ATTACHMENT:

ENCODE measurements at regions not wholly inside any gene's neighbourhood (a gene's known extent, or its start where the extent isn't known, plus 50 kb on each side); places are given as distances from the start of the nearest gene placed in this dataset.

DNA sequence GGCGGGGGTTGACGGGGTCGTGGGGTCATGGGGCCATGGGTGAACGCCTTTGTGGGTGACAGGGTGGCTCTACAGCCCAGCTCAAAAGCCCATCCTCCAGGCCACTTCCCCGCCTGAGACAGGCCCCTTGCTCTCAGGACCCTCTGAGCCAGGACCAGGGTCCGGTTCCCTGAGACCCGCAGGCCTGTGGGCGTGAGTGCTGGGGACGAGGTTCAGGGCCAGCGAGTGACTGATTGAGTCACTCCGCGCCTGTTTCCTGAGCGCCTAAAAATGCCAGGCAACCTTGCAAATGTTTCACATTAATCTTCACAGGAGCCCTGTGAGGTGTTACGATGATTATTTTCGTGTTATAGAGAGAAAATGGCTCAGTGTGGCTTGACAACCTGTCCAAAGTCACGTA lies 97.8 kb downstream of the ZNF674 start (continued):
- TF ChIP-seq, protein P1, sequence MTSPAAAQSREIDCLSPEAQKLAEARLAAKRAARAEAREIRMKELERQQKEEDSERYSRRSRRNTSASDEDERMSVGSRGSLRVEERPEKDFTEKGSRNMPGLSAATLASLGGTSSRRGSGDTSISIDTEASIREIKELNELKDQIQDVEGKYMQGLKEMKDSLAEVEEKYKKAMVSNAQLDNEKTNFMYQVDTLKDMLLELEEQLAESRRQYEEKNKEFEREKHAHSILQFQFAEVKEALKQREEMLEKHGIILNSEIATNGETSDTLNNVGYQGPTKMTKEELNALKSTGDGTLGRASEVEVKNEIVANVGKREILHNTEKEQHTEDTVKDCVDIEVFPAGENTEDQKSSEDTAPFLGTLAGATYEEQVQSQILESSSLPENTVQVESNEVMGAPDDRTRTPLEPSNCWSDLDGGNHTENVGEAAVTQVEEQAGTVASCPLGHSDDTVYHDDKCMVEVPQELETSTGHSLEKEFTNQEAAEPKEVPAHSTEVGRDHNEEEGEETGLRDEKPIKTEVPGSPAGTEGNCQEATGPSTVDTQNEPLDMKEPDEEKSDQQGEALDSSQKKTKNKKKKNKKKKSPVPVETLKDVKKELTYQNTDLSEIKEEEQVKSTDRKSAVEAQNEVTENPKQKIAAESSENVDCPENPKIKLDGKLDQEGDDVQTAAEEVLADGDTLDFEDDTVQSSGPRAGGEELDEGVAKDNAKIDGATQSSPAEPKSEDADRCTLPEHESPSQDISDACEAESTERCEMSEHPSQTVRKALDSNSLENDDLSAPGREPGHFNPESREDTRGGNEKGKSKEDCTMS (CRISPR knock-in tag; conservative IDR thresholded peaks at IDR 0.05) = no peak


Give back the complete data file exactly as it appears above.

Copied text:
ENCODE measurements at regions not wholly inside any gene's neighbourhood (a gene's known extent, or its start where the extent isn't known, plus 50 kb on each side); places are given as distances from the start of the nearest gene placed in this dataset.

DNA sequence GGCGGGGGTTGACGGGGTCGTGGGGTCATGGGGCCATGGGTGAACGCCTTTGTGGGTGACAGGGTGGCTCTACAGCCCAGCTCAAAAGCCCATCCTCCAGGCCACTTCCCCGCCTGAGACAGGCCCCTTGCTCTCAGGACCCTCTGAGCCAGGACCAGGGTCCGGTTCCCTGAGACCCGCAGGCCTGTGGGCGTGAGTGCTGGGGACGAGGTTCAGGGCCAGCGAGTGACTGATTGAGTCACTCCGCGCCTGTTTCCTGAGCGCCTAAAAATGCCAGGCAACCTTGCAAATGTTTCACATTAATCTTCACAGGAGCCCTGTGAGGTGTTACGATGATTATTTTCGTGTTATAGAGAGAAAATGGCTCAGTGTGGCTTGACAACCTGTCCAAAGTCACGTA lies 97.8 kb downstream of the ZNF674 start (continued):
- TF ChIP-seq, protein P1, sequence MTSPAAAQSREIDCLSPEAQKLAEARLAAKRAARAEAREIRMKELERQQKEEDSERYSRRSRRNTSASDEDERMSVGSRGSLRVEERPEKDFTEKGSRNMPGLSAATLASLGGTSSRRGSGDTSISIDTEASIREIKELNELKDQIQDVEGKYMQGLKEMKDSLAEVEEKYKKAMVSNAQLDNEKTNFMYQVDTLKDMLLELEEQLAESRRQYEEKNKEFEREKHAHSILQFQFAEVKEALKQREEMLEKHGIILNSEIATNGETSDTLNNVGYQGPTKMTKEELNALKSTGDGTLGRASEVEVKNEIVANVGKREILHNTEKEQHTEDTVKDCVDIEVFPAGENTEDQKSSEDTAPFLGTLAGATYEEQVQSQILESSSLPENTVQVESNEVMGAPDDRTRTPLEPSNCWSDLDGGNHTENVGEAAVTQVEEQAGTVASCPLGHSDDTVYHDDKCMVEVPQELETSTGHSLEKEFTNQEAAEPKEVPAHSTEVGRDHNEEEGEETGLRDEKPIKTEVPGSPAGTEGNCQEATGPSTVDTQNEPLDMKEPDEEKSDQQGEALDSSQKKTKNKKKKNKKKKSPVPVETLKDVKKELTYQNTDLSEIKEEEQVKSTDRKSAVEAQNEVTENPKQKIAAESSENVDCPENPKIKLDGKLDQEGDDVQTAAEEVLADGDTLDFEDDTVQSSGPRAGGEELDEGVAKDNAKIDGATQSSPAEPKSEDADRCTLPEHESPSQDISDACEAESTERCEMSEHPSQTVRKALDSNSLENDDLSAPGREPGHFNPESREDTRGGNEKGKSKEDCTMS (CRISPR knock-in tag; conservative IDR thresholded peaks at IDR 0.05) = no peak